A blog dedicated to providing quotes by and posts relating to one of the most influential (and quotable!) authors of the twentieth century, G.K. Chesterton (1874-1936). If you do not know much about GKC, I suggest visiting the webpage of the American Chesterton Society as well as this wonderful Chesterton Facebook Page by a fellow Chestertonian

I also have created a list detailing examples of the influence of Chesterton if you are interested, that I work on from time to time.

(Moreover, for a list of short GKC quotes, I have created one here, citing the sources)

"...Stevenson had found that the secret of life lies in laughter and humility."

-Heretics (1905)

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"The Speaker" Articles

A book I published containing 112 pieces Chesterton wrote for the newspaper "The Speaker" at the beginning of his career.

They are also available for free electronically on another blog of mine here, if you wish to read them that way.




Friday, May 28, 2010

"The decision has all that daring appeal to dogma which is the essence of revolution."

Only to those who disapprove of all war I would add this reminder. Their only conceivable meaning is that they disapprove of bodily violence. In that case they are bound to disapprove of government as much as of war. Surely there is something quite repulsively mean in saying that force must not be used against a conqueror from abroad,but force may be used against a poor, tired tramp who steals chickens. A Quaker has no right to be a soldier; but neither has he any right to be a magistrate. It is not only war that is an appeal to violence. Peace is an appeal to violence. The order and decency of our streets, the ease of exchange, and the fulfillment of contracts all repose ultimately upon the readiness of the community to fight for them, either against something without or against something within. Each city is a city in arms. As you and I and the rest of the respectable Londoners walk down the street we are all clinking with invisible weapons. We have taken the essential responsibly which is involved in war in merely being citizens of a State; we have declared war in favour of certain practices which we approve and against certain practices which we disapprove. It is a dreadful responsibility to declare that burglars shall be hurt because we think them harmful. It is a dreadful responsibility; but we have taken it. The decision has all that daring appeal to dogma which is the essence of revolution. The State itself is a coup d'├ętat.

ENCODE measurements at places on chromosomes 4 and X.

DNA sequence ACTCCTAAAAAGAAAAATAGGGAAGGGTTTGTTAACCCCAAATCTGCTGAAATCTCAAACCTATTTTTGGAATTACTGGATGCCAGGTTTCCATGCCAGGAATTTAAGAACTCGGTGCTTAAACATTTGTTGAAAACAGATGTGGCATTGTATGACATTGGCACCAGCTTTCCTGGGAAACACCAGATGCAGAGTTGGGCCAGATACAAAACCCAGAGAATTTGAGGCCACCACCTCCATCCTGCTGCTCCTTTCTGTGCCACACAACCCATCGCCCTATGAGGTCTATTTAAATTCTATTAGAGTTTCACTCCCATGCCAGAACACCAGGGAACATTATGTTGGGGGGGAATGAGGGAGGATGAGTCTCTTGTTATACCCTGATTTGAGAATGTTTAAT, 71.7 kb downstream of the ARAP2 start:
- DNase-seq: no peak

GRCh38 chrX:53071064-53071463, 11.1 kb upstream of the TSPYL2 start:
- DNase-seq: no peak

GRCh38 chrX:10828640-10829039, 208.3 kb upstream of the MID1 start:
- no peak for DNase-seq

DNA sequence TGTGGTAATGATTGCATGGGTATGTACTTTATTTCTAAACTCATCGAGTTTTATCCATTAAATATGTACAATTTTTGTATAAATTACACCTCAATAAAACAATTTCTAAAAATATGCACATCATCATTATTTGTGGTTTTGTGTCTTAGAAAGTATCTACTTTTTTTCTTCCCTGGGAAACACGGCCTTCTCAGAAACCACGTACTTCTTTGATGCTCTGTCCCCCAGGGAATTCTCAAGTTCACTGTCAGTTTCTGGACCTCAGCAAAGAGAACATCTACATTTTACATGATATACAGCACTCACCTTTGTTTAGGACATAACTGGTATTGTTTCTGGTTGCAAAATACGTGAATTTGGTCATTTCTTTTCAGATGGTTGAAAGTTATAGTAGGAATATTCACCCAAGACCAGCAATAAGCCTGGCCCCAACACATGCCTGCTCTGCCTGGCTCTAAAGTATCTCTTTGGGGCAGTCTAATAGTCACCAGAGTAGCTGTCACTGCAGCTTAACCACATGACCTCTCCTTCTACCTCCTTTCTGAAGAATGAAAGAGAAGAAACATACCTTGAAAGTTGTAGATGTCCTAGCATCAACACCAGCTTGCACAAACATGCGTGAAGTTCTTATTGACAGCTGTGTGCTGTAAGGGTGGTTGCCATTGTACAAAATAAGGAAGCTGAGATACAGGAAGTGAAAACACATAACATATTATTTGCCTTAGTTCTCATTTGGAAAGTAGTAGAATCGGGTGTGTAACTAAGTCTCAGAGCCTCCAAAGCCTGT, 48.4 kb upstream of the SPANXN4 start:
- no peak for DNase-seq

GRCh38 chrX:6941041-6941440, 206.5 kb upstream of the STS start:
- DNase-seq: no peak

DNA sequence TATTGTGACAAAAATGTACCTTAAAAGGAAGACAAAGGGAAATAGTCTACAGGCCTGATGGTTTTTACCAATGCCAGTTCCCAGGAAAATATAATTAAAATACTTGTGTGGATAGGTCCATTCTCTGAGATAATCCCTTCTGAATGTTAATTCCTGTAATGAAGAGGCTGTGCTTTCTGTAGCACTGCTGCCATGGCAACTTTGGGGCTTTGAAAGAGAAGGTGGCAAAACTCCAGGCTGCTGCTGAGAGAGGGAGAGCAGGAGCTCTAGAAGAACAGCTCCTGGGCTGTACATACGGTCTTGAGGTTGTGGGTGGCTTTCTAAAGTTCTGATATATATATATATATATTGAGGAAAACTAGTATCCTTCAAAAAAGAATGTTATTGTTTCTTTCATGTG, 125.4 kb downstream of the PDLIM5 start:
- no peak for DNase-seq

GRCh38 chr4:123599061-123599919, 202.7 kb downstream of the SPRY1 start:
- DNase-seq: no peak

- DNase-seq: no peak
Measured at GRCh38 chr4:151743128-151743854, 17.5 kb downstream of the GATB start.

-October 20, 1906, Illustrated London News

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